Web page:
whether the risk of a change of circumstances was implicitly assumed by either party;
whether the contract is of a speculative nature;
whether and to what extent there have been previous market fluctuations;
the duration of the contract;
whether either party has hedged against market changes.
14. What happens in case of important disturbance of the balance in a public procurement contract?
Both the awarding authority and the contractor have the option to invoke the concept of unforeseen circumstances (article 38/9 of the Royal Decree of 14 January 2013) in order to have the terms of execution of the assignment adjusted. Note that even in the current Ukraine and supply crisis, the usual formal notification requirements continue to apply.
The contractor will therefore need to report the unforeseen circumstances that result in execution difficulties in writing and within a period of thirty days following the unforeseen circumstances to the awarding authority. The contractor will have to explain how the contractual balance between parties has been disturbed to his disadvantage. Therefore, the relevant events should not have been foreseeable at the time his quote was submitted. The contractor will also have to demonstrate that he could not avoid the consequences of the events, despite he did everything within his power to do so. However, it is not required that the execution of the contract is absolutely impossible, an important disturbance of the balance is sufficient.
15. Can an awarding authority suspend the execution of a public procurement contract?
The awarding authority could indeed unilaterally decide to suspend the execution of a public procurement contract. However, such a decision should be duly motivated.
16. Can a contractor claim compensation due to a suspension of a public procurement contract by an awarding authority in the context of the Ukraine and supply crisis?
Not necessarily. The right to compensation on the grounds of article 38/12 of the Royal Decree of 14 January 2013 does not necessarily apply here as a suspension due to the Ukraine and supply crisis is beyond the control of the awarding authority. It is therefore advisable to clarify this in advance with the awarding authority.
17. Can a public procurement contract be modified in order to adapt it to the current Ukraine crisis and supply issues?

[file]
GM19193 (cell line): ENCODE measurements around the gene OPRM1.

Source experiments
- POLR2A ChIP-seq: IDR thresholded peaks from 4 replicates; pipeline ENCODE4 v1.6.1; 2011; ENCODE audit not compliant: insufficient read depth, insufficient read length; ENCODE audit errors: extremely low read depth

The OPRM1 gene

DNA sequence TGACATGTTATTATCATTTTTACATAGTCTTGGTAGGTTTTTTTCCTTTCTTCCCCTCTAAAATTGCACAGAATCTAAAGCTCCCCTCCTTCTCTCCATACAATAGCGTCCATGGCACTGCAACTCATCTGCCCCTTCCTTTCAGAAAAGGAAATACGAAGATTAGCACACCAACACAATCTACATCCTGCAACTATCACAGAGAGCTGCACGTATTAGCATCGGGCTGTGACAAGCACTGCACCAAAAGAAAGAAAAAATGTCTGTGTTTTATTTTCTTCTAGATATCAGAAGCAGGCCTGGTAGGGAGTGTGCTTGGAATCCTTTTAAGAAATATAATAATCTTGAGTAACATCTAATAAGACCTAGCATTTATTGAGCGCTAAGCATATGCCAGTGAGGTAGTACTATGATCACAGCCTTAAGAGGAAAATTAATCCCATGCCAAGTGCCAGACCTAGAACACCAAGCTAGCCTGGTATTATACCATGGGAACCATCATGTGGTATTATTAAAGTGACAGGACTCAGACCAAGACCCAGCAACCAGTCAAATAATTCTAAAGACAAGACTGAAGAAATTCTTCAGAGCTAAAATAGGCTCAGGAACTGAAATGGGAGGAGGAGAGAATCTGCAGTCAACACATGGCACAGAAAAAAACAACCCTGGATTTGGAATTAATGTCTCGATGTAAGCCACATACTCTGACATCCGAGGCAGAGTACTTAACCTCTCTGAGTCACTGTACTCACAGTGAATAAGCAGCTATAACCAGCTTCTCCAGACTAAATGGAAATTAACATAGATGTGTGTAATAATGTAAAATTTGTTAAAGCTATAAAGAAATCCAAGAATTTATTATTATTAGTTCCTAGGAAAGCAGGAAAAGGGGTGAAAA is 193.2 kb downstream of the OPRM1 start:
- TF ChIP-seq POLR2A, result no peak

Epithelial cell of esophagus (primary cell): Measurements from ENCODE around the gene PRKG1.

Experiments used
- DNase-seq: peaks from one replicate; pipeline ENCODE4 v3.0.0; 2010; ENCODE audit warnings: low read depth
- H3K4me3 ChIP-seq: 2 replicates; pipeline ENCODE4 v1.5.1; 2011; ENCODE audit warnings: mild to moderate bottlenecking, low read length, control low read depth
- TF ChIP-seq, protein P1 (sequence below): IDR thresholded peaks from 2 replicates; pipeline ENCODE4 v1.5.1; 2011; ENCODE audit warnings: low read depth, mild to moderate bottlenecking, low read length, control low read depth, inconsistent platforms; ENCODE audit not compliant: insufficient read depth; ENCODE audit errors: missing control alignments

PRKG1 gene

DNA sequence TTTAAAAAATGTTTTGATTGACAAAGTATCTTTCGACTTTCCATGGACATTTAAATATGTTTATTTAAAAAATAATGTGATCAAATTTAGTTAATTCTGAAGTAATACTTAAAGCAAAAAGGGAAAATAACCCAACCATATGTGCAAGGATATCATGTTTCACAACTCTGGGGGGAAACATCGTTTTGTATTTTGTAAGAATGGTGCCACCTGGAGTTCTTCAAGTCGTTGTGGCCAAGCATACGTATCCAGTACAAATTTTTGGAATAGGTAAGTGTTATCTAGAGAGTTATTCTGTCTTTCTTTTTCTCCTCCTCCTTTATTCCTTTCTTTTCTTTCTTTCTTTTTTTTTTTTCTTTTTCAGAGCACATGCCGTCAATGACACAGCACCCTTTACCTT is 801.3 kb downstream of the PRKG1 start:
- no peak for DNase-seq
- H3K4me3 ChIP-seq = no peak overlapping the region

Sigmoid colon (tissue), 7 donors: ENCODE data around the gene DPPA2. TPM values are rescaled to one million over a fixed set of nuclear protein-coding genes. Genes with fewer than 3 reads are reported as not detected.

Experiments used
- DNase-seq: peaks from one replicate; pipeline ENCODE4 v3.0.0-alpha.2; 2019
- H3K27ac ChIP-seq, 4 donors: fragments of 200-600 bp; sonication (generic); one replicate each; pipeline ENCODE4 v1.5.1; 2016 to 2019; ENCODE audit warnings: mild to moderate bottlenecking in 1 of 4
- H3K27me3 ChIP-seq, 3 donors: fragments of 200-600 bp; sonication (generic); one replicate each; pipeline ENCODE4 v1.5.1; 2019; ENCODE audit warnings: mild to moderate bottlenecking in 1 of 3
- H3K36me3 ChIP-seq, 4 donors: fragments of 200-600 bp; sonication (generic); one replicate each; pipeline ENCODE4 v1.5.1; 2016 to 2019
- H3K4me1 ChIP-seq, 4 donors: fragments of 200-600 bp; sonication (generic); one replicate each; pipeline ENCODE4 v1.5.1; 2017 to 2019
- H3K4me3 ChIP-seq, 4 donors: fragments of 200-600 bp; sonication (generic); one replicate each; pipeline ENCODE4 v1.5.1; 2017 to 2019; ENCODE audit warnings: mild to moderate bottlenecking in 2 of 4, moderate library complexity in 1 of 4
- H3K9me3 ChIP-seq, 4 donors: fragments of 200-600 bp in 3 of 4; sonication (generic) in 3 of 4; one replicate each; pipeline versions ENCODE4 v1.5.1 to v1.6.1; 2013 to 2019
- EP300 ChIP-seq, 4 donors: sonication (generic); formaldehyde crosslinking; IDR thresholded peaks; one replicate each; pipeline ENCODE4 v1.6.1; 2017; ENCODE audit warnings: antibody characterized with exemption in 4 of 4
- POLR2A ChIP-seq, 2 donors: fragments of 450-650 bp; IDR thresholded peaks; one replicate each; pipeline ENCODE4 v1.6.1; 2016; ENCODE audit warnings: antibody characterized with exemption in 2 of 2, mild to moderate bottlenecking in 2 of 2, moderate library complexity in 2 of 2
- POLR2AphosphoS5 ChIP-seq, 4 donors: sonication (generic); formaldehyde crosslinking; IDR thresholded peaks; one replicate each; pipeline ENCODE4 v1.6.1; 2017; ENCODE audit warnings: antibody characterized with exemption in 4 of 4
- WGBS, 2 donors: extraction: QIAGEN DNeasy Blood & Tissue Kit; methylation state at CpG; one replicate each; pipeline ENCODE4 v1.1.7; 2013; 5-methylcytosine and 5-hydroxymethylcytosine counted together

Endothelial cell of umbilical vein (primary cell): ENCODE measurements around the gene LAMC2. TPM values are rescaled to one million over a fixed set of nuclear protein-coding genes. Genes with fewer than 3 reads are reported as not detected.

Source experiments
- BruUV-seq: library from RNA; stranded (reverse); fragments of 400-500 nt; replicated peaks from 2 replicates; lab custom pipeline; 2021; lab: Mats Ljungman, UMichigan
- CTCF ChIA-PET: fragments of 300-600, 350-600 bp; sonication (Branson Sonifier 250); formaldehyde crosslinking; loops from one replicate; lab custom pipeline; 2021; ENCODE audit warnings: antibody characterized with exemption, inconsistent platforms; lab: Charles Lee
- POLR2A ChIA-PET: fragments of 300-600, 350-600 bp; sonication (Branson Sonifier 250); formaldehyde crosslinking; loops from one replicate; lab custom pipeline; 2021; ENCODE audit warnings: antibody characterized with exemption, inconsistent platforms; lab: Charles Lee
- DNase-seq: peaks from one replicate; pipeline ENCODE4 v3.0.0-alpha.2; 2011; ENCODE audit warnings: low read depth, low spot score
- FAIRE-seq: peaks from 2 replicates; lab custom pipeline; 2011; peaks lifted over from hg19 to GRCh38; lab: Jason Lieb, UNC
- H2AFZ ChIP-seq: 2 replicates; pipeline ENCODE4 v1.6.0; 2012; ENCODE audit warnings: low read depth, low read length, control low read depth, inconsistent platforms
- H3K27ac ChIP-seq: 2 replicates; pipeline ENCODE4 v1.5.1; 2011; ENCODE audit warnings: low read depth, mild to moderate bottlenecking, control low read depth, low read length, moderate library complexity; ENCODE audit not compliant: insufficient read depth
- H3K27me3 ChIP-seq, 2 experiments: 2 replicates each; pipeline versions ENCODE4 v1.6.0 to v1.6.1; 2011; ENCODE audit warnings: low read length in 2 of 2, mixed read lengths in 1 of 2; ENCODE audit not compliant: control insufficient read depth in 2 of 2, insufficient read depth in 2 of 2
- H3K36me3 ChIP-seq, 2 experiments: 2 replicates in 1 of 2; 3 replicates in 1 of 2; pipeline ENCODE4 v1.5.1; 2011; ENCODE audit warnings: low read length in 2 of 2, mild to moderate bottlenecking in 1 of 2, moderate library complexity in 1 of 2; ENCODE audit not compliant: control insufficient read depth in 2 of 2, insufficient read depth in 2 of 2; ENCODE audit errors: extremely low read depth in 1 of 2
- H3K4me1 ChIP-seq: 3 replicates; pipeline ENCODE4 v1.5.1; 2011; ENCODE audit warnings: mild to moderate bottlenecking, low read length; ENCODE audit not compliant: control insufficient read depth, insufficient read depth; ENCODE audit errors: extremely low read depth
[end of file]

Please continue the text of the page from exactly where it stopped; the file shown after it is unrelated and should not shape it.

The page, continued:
Yes, as long as the modifications made to the contract are non-essential. The Royal Decree of 14 January 2013 contains the criteria for determining whether or not a modification is essential.
18. Will a contractor that is unable to perform with the time delays due to the Ukraine and supply crisis, be fined for delays in execution of a public procurement contract?
It seems inevitable that some public procurement contracts will be delayed in the current Ukraine and supply crisis. The policies of the different awarding authorities on respecting the time delays can differ. It is advisable for the contractor to consult the awarding authority and agree on a modification of the execution deadlines.
Articles 1147 and 1148 of the Old Civil Code.
On the basis of Articles 6 and 1133 of the Old Civil Code.
The complete list can be found here: https://iicl.law.pace.edu/cisg/page/cisg-list-contracting-states.
Antwerp 29 June 2006, confirmed by Cass. 19 June 2009, C.07.0289.N.
Cass. 19 June 2009 C.07.0289.N.
Article 57, §2 of the Law of 30 March 1976 refers to “price adjustment clauses”, a rather broad term. Article 57, §1 as well as the preparatory works reveal the intention of the legislator to principally target automatic price adjustment clauses and/or clauses which link the price to formulae or indices.
For similar clauses see: Agoria note on Price Revision Clauses (https://www.agoria.be/en/node/50201); FPS Economy note on applying price adjustment clauses https://tinyurl.com/prijsherzieningsformule.
At the time of publishing, the following link provides the prices: https://economie.fgov.be/nl/themas/ondernemingen/specifieke-sectoren/bouw/prijsherzieningsindexen/mercuriale-index-i-2021